If you’ve been to a summer farmers market in California, Oregon, Washington or some other lush, temperate local, you probably witnessed an abundance of fruit. When you peruse one of our local markets in Prescott, Prescott Valley or Chino Valley, you may have noticed that there aren’t a lot of peaches, apples, berries and other fruits at the market. So why isn’t there more fruit here in Northern Arizona? There are myriad reasons for this. Here are some of the biggest ones:

  1. Prescott Farmers Market has strict rules for growers selling at the market. PFM is a producer-only market, which means that everything you see at the market is grown/raised/made by the people selling it. With this rule in place the organization ensures that your food has integrity and is truly local.


Now the part about growing fruit: it’s not easy here.

  1. The climate. Northern Arizona is prone to late frosts (like the crazy one that hit on June 12 this summer). Fruit trees blossom in the spring, anywhere from early March through May and if we receive a frost when the flowers are open, they get zapped. Ask someone who has a fruit tree in Yavapai County and they’ll probably tell you that they only get a crop every 5-7 years. This is the main reason.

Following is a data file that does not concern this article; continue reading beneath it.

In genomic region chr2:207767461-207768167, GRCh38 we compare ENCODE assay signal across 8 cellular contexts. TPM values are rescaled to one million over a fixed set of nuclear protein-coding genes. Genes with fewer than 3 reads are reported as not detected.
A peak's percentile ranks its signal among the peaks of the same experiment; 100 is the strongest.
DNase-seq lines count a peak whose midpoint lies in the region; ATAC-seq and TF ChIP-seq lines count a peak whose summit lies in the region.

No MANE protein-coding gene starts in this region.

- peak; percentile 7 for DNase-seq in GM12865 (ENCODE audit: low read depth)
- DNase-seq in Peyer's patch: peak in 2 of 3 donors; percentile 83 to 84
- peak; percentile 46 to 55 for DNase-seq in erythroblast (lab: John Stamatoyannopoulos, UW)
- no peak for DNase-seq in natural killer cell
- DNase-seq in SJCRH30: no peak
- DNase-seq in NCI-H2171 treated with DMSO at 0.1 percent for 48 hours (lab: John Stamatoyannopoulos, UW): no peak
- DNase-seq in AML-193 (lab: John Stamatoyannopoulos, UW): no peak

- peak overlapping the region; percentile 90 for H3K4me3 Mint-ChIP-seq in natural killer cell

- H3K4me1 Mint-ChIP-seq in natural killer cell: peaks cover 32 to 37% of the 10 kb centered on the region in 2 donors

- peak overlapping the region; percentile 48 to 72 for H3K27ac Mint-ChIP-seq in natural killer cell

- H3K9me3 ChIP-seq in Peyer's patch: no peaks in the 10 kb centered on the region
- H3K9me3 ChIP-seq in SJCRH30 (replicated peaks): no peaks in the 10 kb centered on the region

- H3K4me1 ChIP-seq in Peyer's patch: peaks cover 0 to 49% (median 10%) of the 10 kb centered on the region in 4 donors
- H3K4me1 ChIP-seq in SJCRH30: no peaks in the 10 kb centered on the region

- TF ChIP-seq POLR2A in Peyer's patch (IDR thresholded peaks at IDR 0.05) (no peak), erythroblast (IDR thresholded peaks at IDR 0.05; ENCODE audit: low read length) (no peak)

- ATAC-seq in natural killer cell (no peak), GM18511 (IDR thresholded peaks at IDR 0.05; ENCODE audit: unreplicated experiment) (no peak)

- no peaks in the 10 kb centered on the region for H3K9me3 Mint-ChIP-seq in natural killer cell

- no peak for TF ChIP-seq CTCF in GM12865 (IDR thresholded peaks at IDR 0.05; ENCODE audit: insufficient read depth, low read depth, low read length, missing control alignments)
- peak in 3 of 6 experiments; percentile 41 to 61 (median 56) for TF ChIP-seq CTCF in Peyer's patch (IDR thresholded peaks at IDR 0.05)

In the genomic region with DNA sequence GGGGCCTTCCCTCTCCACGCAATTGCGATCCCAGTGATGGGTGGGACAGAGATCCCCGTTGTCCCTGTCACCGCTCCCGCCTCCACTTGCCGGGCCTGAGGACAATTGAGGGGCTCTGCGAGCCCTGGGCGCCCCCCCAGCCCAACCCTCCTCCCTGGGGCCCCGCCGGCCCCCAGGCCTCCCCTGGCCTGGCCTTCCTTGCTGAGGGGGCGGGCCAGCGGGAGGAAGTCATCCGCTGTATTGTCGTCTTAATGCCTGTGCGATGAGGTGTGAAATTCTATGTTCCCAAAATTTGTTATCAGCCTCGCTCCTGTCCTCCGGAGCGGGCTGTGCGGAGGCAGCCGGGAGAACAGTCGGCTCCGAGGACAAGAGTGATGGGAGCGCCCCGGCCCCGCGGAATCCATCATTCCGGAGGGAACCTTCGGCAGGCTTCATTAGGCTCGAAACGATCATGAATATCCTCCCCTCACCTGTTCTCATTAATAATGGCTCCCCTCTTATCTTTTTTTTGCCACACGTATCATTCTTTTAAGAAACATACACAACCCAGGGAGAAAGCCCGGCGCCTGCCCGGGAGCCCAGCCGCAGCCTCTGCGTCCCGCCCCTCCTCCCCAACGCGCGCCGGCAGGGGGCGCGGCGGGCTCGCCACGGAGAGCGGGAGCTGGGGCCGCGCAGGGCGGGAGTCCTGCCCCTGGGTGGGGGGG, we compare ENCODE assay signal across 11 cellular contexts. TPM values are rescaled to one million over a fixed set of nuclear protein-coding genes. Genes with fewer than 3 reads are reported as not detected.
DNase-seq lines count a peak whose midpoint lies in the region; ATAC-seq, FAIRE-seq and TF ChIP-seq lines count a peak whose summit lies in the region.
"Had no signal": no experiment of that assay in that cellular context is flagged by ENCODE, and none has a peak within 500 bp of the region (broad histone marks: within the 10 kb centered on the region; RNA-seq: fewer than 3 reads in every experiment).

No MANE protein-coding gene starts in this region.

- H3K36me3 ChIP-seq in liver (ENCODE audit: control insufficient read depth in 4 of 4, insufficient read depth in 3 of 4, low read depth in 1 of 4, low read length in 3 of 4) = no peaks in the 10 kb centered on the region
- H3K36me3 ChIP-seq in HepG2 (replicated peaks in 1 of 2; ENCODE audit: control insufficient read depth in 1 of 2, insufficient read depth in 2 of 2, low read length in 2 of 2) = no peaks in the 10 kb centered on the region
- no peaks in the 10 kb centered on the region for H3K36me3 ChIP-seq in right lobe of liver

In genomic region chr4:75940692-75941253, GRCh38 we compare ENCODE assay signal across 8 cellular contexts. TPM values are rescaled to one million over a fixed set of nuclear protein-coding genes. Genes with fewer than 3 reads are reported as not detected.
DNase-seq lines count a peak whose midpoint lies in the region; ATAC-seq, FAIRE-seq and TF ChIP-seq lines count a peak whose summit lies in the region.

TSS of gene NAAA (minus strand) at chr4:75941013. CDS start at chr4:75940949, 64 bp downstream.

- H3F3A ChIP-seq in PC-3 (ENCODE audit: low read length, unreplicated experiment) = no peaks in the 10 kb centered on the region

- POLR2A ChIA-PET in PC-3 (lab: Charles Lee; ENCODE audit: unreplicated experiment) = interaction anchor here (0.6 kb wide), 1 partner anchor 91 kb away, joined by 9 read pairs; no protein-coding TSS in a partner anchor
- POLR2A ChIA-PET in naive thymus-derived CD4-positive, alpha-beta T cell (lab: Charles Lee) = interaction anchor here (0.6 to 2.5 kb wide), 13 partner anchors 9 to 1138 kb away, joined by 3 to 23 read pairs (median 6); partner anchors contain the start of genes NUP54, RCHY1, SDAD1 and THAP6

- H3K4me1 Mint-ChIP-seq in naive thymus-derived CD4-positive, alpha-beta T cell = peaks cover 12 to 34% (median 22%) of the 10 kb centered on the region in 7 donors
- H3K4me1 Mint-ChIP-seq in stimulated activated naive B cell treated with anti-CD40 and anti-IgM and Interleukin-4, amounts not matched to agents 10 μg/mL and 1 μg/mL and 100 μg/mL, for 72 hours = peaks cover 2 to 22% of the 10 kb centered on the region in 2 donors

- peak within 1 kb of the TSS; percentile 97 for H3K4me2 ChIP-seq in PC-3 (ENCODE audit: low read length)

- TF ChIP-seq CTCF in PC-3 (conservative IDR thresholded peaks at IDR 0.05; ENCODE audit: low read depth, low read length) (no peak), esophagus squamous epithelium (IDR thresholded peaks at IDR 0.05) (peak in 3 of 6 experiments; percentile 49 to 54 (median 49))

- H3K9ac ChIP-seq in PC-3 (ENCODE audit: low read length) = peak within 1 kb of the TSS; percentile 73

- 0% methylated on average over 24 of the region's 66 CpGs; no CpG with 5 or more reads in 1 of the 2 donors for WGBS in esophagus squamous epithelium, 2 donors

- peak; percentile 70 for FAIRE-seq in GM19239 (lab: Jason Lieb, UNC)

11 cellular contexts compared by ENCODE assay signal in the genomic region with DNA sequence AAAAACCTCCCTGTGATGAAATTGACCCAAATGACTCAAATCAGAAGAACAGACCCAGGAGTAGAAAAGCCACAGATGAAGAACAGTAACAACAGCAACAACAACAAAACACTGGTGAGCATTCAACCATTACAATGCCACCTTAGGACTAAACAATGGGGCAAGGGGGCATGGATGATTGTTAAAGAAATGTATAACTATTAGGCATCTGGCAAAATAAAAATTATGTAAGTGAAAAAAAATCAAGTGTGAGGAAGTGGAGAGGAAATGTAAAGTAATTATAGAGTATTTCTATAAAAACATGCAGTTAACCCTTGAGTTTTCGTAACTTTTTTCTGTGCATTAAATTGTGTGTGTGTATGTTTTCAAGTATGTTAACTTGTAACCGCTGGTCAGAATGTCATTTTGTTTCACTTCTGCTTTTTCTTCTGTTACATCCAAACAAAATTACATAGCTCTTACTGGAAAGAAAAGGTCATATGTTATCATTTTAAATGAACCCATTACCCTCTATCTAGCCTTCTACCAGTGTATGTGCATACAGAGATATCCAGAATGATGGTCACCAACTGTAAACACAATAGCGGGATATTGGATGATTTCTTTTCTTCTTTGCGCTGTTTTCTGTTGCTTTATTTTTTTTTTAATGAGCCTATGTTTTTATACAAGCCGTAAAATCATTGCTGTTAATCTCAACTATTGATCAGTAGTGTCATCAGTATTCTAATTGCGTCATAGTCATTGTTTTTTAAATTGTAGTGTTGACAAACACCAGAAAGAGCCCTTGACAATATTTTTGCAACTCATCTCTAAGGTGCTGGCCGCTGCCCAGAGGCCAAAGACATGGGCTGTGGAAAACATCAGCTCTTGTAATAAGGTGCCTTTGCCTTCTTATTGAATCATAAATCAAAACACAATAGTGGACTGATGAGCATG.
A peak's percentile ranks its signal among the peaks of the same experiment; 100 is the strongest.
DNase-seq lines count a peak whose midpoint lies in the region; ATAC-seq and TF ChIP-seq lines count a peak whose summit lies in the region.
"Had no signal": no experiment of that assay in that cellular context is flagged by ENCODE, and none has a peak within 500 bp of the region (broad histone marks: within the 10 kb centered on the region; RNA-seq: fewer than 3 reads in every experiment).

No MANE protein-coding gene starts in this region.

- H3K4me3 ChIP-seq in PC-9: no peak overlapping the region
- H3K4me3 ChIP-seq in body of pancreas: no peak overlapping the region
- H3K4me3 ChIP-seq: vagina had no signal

2. Codling moths, borers, birds, ground squirrels–all ruin a good crop of tree fruit. Unlike vegetables, which you can replant and harvest a few months later, when fruit is damaged, there’s no bounty until next year.
  3. The work. Fruit trees need people. They need care throughout the year in order to bear fruit and require special knowledge of how to care for them. Harvesting berries, specifically, is urgent and labor-intensive. For growers who depend on income from the crops they grow, fruit trees and berries are a gamble (as is farming in general), and the odds of a beautiful, profitable harvest are not in their favor.


So what fruit can be grown in Yavapai County? 

If the weather cooperates and gophers and worms don’t ruin the crop, you can expect to find the following local fruits at the market between June and October:

  • apples
  • apricots
  • asian pears
  • blackberries
  • cherries
  • peaches
  • pears
  • persimmons
  • plums
  • pomegranates
  • raspberries
  • strawberries


Citrus trees grow in the Phoenix area and fruits ripen during the winter. Look for lemons, grapefruit, oranges and tangerines between December and April.